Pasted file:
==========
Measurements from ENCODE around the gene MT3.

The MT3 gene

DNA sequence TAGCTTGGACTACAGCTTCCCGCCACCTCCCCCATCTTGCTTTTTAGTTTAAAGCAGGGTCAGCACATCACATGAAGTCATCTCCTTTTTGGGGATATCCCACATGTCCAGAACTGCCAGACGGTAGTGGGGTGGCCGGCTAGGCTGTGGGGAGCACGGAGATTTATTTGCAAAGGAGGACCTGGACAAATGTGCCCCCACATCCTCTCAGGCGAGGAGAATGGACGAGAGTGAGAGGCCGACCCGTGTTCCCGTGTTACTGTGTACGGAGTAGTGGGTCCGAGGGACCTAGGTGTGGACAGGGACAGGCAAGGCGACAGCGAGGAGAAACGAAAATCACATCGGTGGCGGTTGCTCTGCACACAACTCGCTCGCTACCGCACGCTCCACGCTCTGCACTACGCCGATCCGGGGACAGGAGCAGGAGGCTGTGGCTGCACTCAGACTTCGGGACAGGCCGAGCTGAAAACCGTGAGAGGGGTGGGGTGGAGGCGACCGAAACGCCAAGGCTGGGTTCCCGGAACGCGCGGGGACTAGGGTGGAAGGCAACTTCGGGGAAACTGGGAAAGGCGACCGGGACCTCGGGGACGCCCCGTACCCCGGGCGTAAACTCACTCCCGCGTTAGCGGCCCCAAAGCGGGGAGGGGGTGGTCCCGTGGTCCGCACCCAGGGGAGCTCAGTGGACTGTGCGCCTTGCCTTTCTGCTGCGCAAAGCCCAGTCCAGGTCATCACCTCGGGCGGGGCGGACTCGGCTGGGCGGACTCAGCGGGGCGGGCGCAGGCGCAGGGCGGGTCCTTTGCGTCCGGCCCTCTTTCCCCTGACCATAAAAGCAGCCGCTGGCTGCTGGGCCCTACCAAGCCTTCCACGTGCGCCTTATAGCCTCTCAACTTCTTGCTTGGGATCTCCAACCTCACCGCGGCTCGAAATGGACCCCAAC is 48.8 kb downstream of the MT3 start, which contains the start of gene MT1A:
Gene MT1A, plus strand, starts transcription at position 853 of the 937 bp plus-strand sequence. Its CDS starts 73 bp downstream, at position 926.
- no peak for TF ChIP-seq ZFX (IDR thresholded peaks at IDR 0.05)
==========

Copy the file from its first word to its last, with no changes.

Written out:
Measurements from ENCODE around the gene MT3.

The MT3 gene

DNA sequence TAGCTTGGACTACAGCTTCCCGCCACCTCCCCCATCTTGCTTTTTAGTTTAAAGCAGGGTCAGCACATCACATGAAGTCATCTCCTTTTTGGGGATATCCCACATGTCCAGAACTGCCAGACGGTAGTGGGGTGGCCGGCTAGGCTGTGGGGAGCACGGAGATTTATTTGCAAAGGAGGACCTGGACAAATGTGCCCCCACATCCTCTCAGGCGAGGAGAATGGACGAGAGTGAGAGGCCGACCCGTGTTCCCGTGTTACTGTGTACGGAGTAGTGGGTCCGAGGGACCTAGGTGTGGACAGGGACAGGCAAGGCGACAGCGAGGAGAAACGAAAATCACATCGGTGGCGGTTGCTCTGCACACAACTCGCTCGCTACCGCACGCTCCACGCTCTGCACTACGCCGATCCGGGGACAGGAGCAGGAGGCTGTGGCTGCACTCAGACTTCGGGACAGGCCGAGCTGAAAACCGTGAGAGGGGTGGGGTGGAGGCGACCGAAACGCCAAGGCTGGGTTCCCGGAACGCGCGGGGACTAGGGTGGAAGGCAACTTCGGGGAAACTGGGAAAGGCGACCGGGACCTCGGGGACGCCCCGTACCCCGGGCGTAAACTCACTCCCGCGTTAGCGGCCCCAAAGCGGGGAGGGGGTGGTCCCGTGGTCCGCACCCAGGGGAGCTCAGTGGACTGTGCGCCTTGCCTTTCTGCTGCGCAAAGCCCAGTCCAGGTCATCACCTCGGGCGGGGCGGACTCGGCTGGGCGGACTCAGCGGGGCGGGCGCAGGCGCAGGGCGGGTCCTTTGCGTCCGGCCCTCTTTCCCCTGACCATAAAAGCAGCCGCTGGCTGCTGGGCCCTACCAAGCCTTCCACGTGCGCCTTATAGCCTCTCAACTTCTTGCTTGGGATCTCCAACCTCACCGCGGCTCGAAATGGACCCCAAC is 48.8 kb downstream of the MT3 start, which contains the start of gene MT1A:
Gene MT1A, plus strand, starts transcription at position 853 of the 937 bp plus-strand sequence. Its CDS starts 73 bp downstream, at position 926.
- no peak for TF ChIP-seq ZFX (IDR thresholded peaks at IDR 0.05)